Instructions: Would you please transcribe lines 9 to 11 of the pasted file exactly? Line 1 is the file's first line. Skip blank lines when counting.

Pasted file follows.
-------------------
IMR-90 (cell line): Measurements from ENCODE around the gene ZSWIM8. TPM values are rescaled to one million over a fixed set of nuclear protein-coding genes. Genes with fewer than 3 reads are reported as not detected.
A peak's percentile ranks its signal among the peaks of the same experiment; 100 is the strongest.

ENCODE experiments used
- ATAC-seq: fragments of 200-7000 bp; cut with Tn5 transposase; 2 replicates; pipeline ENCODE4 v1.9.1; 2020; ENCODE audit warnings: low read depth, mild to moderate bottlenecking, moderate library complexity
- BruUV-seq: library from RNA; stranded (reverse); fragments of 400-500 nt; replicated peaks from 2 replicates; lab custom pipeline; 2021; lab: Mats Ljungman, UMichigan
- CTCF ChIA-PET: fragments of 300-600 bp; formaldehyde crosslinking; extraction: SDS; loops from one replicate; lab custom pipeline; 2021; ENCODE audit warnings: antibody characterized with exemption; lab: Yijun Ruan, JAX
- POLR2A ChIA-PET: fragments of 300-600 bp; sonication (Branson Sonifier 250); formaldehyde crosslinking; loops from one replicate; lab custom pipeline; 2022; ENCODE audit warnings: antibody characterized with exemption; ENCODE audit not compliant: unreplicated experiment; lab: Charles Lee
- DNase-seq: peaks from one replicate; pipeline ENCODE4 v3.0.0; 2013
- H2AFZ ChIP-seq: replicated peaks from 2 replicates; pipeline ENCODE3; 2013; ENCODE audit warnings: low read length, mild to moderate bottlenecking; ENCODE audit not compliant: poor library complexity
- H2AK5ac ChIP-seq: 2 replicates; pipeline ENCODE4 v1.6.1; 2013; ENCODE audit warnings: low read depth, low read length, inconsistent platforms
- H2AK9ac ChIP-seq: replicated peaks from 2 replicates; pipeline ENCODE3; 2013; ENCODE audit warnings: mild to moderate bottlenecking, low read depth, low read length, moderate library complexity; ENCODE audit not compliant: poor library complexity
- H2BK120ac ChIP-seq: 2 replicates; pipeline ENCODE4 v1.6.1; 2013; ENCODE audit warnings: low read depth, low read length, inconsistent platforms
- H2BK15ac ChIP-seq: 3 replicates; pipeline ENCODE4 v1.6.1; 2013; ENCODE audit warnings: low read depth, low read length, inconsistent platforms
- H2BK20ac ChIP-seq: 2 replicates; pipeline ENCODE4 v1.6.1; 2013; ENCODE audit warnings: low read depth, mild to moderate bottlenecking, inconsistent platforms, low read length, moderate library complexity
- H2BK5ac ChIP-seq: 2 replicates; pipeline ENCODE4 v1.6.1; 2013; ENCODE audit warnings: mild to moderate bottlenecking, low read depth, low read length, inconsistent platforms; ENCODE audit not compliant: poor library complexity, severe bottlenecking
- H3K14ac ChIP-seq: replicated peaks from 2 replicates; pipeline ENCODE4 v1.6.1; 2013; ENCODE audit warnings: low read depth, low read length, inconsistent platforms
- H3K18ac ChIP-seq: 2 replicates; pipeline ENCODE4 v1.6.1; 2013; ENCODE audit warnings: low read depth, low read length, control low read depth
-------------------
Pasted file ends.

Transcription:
- H2AFZ ChIP-seq: replicated peaks from 2 replicates; pipeline ENCODE3; 2013; ENCODE audit warnings: low read length, mild to moderate bottlenecking; ENCODE audit not compliant: poor library complexity
- H2AK5ac ChIP-seq: 2 replicates; pipeline ENCODE4 v1.6.1; 2013; ENCODE audit warnings: low read depth, low read length, inconsistent platforms
- H2AK9ac ChIP-seq: replicated peaks from 2 replicates; pipeline ENCODE3; 2013; ENCODE audit warnings: mild to moderate bottlenecking, low read depth, low read length, moderate library complexity; ENCODE audit not compliant: poor library complexity